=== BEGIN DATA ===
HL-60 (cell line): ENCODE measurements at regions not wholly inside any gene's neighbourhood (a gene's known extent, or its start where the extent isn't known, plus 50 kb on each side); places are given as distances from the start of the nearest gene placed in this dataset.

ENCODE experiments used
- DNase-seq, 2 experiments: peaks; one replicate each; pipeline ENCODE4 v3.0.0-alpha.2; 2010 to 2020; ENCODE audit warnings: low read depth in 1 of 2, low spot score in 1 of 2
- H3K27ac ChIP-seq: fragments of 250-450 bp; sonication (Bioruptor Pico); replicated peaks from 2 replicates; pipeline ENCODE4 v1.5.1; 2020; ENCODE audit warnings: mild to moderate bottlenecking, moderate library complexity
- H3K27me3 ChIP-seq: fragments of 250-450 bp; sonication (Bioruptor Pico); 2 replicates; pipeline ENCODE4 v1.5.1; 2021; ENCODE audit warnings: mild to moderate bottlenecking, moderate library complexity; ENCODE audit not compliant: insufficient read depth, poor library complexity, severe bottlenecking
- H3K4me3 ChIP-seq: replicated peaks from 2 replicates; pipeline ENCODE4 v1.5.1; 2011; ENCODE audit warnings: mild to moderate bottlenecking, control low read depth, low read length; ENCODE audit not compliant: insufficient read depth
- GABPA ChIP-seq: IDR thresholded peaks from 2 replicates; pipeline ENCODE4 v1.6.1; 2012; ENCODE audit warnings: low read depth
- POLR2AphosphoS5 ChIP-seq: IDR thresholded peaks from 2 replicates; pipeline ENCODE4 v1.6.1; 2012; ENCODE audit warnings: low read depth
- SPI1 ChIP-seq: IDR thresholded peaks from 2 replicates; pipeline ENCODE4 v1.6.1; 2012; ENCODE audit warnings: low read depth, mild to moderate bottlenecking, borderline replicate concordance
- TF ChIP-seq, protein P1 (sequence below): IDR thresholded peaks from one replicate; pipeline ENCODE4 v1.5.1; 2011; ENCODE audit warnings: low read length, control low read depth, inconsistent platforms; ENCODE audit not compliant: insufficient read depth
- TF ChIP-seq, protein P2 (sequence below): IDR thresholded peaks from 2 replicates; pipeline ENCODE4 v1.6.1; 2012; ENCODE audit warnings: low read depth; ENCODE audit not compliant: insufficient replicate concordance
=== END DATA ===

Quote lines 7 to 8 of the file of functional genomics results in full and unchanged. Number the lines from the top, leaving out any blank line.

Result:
- GABPA ChIP-seq: IDR thresholded peaks from 2 replicates; pipeline ENCODE4 v1.6.1; 2012; ENCODE audit warnings: low read depth
- POLR2AphosphoS5 ChIP-seq: IDR thresholded peaks from 2 replicates; pipeline ENCODE4 v1.6.1; 2012; ENCODE audit warnings: low read depth